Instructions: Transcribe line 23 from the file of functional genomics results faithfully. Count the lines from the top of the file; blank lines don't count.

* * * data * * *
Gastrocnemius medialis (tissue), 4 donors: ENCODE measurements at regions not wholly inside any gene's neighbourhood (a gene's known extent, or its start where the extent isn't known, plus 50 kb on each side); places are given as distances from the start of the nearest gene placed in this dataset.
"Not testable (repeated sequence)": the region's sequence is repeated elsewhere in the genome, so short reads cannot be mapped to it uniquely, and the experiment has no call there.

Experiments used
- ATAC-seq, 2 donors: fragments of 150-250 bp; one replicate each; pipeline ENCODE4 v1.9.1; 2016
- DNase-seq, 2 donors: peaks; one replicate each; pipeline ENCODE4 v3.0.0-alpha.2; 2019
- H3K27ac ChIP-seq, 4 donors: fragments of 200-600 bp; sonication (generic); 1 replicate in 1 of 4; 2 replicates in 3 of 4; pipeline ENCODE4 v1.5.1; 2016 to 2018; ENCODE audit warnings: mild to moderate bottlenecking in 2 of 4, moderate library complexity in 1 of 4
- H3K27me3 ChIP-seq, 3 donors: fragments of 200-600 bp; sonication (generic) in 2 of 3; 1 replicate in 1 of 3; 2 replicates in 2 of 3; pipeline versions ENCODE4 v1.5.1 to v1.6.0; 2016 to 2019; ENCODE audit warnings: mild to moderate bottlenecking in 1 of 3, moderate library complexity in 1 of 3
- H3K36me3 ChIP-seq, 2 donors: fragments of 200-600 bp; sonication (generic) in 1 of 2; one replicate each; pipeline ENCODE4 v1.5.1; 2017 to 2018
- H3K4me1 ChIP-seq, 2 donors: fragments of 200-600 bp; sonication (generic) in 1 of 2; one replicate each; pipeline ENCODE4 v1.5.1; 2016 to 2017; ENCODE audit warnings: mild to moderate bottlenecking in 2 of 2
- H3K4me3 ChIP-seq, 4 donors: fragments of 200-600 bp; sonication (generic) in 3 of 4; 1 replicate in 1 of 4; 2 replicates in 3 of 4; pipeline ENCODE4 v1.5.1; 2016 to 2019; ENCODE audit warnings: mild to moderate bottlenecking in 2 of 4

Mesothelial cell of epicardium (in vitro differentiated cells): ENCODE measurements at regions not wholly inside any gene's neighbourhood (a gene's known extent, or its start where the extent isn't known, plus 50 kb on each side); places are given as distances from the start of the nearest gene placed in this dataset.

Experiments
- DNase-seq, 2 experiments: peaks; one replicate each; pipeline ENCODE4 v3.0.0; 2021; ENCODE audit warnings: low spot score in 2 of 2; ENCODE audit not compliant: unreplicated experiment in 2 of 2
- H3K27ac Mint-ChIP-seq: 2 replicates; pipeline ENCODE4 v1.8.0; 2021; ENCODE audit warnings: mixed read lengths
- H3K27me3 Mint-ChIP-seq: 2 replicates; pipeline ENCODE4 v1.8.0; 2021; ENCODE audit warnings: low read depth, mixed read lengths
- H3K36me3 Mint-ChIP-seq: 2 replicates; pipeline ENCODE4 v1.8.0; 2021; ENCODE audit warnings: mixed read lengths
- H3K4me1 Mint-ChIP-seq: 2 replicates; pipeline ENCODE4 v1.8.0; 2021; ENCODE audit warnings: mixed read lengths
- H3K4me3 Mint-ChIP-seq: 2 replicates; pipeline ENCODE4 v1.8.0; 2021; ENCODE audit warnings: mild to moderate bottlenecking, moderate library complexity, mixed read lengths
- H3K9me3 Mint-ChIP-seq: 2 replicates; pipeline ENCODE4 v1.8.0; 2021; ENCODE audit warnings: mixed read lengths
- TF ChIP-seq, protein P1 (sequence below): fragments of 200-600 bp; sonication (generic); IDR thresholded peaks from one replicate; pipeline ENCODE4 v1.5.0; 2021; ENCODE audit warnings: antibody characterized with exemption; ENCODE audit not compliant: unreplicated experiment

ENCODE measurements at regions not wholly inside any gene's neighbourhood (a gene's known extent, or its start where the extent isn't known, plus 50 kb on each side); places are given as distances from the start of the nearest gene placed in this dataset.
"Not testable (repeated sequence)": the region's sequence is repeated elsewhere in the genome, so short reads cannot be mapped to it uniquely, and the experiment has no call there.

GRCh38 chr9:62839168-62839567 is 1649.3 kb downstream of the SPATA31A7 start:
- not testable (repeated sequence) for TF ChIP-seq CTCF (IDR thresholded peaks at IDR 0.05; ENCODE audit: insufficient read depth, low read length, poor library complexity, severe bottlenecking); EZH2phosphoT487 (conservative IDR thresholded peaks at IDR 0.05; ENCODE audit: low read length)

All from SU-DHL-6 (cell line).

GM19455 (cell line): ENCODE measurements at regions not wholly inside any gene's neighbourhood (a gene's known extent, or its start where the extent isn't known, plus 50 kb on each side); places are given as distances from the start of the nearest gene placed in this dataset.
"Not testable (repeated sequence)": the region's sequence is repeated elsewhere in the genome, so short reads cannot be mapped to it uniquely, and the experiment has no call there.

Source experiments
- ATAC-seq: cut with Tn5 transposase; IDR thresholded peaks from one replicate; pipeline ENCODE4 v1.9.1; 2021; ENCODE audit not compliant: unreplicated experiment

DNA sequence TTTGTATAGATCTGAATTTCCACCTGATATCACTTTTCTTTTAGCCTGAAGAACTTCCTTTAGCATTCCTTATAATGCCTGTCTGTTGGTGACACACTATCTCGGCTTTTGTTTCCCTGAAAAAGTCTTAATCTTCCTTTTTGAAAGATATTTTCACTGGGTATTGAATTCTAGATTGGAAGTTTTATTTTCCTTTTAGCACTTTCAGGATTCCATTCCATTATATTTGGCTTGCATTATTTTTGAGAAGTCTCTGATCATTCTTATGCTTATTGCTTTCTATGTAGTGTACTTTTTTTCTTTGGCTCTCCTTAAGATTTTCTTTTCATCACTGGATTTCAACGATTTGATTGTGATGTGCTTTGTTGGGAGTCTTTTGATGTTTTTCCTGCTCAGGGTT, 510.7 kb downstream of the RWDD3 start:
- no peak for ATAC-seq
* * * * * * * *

GRCh38 chr9:62839168-62839567 is 1649.3 kb downstream of the SPATA31A7 start: